His wife and the couple’s daughters Marie and Nuala had asked him to commit his memories to paper many times, having heard his amusing stories often over the years.

“There were a lot of characters around our place, and I was always telling my daughters stories,” Arthur tells me. “They often said, ‘why don’t you write this down?’

“Writing was a great way to pass those hours, and I’d become so engrossed that before I knew it the sun was rising and another night had passed by,” says Arthur, who lives in Southport.

His book is a fascinating and amusing insight into a lost way of life in a poor farming community where the main mode of transport was the bicycle and, as such, when a weekly bus was introduced to the area, travelling via Coalisland to Dungannon, the excitement was immense. It features an interesting cast of neighbours and local characters each with their own views on life.

Arthur wrote the book by hand, filling several notebooks as the weeks and months of chemotherapy marched on.

“At first, it was just a way to pass the time but the more I wrote, the more I wanted to see if my stories were worth publishing,” he admits. And he adds: “It’s hard to believe the first book I have ever written has been published. It’s very exciting and I hope people will enjoy it.”

He recalls the “terrific” feeling he got when he realised that writing came so easily to him, and after his first chapter was complete, he felt compelled and enthused to go on. “When I started to write, I just lost track of time and it was terrific,” he says.

“We had a house beside us where a family called the Hughes lived and they welcomed everybody. People would come and stay for a few days, then go away again, and Peter Hughes would put them up in the loft or any place. He was a very, very good man.

“They were terrific people. We practically lived there. From we were fit to walk we twiddled down there. The start of the book is all about them.”

Arthur had a rural background, growing up with his siblings - Seamy, Kathleen, Elizabeth, Margaret and Philomena (“we called her Peggy”) - on a farm, like most of the families in the area.

“There were a lot of farmers with small holdings,” he says. “The place was full of characters. There was Jimmy Hat who lived in his hat; he had a hard hat and a good one for Sundays, and he had everything in his hat. There was Kate Shaw and Paddy The Guy.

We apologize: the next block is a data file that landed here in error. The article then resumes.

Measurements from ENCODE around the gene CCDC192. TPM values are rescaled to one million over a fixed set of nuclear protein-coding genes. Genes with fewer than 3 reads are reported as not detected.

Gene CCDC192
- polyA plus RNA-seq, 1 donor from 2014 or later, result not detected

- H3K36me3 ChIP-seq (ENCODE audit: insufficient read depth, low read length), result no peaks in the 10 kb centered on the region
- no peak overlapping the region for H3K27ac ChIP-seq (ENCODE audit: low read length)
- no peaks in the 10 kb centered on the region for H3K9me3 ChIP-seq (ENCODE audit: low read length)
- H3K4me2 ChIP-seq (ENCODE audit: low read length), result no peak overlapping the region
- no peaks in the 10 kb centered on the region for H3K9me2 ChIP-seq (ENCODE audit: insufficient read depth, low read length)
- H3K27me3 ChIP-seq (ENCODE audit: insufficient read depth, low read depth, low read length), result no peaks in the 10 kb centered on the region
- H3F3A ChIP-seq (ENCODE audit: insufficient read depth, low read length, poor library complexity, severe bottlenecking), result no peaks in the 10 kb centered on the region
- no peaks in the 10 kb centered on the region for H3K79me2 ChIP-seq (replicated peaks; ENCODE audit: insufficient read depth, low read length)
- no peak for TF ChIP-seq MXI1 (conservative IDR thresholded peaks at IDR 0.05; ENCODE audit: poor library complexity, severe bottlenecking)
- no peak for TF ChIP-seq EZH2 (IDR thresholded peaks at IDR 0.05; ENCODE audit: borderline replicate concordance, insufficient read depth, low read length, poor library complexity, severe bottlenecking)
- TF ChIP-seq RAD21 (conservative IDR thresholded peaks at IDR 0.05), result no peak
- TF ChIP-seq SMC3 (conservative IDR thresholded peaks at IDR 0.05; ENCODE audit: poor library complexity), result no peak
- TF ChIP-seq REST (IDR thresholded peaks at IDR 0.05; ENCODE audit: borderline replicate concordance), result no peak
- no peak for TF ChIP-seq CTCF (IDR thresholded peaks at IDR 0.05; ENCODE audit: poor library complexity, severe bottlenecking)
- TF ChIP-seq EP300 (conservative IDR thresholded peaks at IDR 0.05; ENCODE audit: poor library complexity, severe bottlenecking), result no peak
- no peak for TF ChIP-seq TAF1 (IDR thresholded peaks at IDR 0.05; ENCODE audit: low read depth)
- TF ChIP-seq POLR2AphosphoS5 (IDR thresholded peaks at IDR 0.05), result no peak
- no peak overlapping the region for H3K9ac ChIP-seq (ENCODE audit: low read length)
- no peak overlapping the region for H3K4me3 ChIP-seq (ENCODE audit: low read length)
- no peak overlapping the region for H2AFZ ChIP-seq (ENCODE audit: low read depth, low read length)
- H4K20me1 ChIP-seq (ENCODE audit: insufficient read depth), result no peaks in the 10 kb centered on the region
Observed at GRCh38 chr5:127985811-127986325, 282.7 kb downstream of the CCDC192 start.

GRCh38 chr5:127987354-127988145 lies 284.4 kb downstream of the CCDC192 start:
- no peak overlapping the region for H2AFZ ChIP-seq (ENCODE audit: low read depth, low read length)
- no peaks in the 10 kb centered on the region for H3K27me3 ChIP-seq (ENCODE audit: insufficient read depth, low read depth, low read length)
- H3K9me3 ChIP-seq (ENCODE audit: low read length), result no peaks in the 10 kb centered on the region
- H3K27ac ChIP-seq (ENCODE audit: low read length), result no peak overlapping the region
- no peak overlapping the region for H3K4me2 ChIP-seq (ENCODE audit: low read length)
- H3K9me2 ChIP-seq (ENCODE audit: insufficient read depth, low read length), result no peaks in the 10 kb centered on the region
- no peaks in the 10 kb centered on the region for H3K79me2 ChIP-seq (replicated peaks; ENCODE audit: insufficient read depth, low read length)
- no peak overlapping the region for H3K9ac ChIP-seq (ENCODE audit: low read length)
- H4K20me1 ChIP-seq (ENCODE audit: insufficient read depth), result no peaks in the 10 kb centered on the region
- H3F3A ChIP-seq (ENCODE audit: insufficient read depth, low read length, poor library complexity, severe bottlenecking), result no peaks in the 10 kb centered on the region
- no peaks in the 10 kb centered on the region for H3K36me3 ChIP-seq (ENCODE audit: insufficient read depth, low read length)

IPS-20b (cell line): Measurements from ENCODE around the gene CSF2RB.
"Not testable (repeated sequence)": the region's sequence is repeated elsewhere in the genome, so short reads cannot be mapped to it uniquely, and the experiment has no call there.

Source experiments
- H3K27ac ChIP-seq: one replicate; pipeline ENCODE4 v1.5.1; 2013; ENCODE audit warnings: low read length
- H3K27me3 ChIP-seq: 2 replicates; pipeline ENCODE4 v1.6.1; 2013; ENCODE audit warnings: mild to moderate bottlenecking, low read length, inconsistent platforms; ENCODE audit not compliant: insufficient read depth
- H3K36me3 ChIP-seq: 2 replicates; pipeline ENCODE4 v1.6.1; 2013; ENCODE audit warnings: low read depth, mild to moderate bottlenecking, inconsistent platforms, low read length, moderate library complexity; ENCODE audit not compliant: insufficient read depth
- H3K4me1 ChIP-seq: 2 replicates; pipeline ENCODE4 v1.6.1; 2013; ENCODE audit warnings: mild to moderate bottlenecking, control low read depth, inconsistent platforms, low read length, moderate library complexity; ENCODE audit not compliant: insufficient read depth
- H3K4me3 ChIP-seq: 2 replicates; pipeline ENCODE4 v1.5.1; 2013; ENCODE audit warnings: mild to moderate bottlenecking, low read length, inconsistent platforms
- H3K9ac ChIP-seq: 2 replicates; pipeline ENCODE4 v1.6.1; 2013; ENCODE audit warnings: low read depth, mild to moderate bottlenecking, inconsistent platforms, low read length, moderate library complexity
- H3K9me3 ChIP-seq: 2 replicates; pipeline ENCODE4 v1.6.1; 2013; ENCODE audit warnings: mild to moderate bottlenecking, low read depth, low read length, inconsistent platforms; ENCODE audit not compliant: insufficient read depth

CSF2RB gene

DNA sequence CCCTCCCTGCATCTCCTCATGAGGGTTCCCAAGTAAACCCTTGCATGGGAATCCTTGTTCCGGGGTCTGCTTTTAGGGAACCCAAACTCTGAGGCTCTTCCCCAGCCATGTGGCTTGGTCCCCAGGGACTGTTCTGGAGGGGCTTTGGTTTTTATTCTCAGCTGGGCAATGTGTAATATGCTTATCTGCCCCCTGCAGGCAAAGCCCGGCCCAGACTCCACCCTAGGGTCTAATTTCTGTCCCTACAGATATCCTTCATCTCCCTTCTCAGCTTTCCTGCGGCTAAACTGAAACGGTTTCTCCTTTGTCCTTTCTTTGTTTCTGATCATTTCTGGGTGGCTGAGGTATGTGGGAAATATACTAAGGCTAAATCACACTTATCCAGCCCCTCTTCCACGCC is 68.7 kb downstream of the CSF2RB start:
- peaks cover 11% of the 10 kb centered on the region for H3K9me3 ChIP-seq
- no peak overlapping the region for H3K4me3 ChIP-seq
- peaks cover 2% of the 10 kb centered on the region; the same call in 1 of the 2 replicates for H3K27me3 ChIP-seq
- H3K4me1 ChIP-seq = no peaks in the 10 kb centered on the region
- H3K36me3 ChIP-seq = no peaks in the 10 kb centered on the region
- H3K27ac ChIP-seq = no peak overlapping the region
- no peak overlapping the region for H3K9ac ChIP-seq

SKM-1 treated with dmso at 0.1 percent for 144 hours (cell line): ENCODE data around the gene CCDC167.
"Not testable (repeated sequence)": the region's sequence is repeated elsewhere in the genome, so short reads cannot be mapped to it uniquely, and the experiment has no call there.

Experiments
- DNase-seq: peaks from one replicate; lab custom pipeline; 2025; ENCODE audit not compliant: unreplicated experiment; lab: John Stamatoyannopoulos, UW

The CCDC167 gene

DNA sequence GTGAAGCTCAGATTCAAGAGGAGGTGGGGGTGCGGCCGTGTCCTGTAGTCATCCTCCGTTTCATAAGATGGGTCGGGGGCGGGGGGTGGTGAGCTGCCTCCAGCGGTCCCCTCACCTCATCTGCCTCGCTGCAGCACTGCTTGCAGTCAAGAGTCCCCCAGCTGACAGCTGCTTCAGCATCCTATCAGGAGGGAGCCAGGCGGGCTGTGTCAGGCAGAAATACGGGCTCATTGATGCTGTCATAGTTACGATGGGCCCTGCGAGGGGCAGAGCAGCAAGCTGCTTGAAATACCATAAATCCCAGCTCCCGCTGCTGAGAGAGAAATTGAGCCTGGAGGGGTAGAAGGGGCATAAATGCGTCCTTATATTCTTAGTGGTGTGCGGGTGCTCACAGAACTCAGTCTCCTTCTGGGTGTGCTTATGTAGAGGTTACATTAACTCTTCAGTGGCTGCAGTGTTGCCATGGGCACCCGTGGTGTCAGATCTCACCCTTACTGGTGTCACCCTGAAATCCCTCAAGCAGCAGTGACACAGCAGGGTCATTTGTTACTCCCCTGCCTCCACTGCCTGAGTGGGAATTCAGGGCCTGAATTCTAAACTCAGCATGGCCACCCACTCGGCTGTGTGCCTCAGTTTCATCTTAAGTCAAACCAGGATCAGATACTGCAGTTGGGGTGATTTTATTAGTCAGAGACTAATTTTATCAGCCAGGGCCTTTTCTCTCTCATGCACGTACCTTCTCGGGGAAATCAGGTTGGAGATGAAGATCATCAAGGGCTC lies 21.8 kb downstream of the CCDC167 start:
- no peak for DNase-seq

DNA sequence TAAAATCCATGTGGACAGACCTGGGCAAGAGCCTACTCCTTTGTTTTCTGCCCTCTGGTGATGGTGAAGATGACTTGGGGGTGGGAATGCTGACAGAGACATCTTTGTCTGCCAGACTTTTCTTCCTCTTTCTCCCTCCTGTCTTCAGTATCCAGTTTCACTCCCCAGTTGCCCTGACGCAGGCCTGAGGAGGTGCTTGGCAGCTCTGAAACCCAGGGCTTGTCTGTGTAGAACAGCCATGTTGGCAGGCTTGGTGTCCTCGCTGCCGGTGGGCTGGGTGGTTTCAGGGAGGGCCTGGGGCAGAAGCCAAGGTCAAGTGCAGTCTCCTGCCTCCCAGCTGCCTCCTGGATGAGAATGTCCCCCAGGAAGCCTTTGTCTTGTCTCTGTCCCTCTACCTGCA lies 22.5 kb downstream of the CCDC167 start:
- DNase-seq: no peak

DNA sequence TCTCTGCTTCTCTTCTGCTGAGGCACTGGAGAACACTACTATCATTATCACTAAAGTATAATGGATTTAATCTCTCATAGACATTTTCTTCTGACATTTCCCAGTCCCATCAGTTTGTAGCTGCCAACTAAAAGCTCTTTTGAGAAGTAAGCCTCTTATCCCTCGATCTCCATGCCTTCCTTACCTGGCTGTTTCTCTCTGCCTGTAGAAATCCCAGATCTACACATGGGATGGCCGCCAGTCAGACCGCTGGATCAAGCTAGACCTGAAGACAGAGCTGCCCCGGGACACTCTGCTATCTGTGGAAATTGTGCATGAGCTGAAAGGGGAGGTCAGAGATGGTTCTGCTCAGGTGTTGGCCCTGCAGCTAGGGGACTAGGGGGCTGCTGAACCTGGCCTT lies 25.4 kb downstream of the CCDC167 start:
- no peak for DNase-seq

“They all lived in Hughes or came to stay with Mrs Hughes for a few days, and Peter and their daughter Eileen. That’s who I start my story off with - Eileen - because she was larger than life, Eileen was, and had lots of boyfriends with cars. Then I just carried on from that.”

The introduction of the inaugural bus route to Dungannon from Tamnamore corner caused a bit of excitement in Derrytresk, as Arthur documents.

“Before, we rode the bicycle or walked to Coalisland, which was about three miles away, and to (get to) Dungannon you walked to Dungannon corner which was a mile and half - that wasn’t too bad.

“Suddenly we heard the news that there was going to be a bus and it was going to come every Thursday. Everybody was queued up, all the old ladies.”

His book also recounts of growing up during the Second World War, although Arthur admits that he confesses to readers “we had more interest in the new cinema in Castle Hill.”

Overall, before his move to England at the age of 27, to seek a job as pharmacist, his memories of life in Tyrone as a child are fond and I feel summed up by his comment: “There was no television, there was only the radio, and people made their own craic, telling yarns and everything.”

Living in the Past – A Northern Irish Memoir is available in all good bookshops and online at and through You can buy the paperback edition for £6.99 and the kindle edition is priced £3.09.